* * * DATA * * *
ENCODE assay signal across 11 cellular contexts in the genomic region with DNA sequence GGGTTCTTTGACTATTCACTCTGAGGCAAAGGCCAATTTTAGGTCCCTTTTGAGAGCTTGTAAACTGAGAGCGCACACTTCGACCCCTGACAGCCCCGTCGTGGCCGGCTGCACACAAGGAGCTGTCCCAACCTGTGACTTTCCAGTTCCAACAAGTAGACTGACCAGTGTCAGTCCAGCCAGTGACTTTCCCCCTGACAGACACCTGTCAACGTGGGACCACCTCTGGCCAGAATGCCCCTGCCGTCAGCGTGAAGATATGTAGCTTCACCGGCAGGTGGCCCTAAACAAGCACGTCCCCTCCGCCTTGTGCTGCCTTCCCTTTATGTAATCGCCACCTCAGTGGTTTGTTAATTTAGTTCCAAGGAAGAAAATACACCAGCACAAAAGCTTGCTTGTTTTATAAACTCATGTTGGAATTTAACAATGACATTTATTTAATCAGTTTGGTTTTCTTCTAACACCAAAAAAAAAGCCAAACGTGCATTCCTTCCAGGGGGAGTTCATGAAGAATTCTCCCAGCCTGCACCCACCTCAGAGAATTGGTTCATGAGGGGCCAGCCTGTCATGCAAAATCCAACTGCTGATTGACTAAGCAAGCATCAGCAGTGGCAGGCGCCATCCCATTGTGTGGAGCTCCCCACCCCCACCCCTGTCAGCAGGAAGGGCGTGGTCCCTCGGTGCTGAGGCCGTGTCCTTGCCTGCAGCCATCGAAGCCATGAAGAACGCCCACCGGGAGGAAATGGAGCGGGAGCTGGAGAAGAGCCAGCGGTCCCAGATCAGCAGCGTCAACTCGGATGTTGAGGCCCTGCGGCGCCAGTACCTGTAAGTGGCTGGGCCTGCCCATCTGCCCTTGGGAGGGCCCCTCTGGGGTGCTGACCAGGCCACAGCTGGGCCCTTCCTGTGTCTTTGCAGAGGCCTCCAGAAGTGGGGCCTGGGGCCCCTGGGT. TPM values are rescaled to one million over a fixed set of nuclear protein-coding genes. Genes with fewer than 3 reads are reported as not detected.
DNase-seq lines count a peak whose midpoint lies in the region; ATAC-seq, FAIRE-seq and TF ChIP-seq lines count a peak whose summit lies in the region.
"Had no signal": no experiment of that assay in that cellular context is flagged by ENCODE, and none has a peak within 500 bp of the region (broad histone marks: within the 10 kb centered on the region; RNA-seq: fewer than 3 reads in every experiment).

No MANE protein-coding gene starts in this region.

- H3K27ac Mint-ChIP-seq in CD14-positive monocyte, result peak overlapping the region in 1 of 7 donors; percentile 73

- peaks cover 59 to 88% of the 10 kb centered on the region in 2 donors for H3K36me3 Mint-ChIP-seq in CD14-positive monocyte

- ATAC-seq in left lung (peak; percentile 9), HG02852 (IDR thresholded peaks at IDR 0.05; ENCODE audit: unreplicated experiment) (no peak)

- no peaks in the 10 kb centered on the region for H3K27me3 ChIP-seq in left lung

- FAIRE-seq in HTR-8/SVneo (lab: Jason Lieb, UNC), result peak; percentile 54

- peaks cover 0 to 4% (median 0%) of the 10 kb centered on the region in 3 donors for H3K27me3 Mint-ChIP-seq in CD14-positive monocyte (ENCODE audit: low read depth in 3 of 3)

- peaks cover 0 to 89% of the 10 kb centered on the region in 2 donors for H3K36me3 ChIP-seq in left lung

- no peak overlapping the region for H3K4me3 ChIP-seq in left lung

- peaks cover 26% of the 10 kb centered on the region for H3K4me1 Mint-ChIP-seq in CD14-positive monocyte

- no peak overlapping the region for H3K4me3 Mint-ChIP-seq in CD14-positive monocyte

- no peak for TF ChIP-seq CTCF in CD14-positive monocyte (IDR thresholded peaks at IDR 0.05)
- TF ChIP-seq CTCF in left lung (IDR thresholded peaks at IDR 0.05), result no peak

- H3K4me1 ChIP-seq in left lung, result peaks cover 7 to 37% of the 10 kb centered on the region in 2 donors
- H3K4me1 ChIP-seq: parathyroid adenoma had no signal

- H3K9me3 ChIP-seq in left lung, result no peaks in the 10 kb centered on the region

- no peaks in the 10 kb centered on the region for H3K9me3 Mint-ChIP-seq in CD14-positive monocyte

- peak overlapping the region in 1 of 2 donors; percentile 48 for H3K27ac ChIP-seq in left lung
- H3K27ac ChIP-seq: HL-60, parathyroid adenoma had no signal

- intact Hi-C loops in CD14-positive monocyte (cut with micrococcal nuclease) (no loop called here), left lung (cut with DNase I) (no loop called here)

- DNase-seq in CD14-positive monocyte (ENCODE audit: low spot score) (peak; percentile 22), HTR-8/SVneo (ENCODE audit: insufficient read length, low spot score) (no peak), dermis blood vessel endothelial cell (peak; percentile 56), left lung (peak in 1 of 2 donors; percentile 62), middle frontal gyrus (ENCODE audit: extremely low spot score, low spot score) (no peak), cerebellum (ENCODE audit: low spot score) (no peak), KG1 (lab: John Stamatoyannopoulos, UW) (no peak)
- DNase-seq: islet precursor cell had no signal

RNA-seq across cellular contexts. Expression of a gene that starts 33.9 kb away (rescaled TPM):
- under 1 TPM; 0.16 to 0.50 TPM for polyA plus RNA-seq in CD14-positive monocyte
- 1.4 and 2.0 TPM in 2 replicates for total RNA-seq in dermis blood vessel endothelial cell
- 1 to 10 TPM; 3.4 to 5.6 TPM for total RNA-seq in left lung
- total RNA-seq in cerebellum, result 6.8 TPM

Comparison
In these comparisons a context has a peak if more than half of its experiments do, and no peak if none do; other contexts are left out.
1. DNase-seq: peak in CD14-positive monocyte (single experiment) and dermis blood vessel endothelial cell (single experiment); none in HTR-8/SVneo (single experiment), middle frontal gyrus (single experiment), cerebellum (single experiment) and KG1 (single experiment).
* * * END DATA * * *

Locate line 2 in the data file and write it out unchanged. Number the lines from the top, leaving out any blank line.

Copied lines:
DNase-seq lines count a peak whose midpoint lies in the region; ATAC-seq, FAIRE-seq and TF ChIP-seq lines count a peak whose summit lies in the region.